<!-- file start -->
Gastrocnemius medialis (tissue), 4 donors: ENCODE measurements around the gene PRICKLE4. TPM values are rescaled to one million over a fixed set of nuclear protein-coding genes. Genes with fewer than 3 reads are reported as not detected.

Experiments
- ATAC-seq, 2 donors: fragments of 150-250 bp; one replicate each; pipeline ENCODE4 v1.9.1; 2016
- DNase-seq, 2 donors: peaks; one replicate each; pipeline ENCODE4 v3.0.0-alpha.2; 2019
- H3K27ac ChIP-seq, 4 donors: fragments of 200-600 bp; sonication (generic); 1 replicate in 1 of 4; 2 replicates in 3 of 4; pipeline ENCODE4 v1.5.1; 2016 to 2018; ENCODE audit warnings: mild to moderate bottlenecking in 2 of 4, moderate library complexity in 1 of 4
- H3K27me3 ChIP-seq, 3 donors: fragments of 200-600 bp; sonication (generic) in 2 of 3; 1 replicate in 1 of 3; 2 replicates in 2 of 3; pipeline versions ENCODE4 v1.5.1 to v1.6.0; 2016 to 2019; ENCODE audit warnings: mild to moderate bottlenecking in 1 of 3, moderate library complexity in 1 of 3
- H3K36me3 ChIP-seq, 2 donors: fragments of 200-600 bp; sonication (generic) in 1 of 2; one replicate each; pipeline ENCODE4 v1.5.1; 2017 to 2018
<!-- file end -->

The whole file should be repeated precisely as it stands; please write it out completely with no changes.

Gastrocnemius medialis (tissue), 4 donors: ENCODE measurements around the gene PRICKLE4. TPM values are rescaled to one million over a fixed set of nuclear protein-coding genes. Genes with fewer than 3 reads are reported as not detected.

Experiments
- ATAC-seq, 2 donors: fragments of 150-250 bp; one replicate each; pipeline ENCODE4 v1.9.1; 2016
- DNase-seq, 2 donors: peaks; one replicate each; pipeline ENCODE4 v3.0.0-alpha.2; 2019
- H3K27ac ChIP-seq, 4 donors: fragments of 200-600 bp; sonication (generic); 1 replicate in 1 of 4; 2 replicates in 3 of 4; pipeline ENCODE4 v1.5.1; 2016 to 2018; ENCODE audit warnings: mild to moderate bottlenecking in 2 of 4, moderate library complexity in 1 of 4
- H3K27me3 ChIP-seq, 3 donors: fragments of 200-600 bp; sonication (generic) in 2 of 3; 1 replicate in 1 of 3; 2 replicates in 2 of 3; pipeline versions ENCODE4 v1.5.1 to v1.6.0; 2016 to 2019; ENCODE audit warnings: mild to moderate bottlenecking in 1 of 3, moderate library complexity in 1 of 3
- H3K36me3 ChIP-seq, 2 donors: fragments of 200-600 bp; sonication (generic) in 1 of 2; one replicate each; pipeline ENCODE4 v1.5.1; 2017 to 2018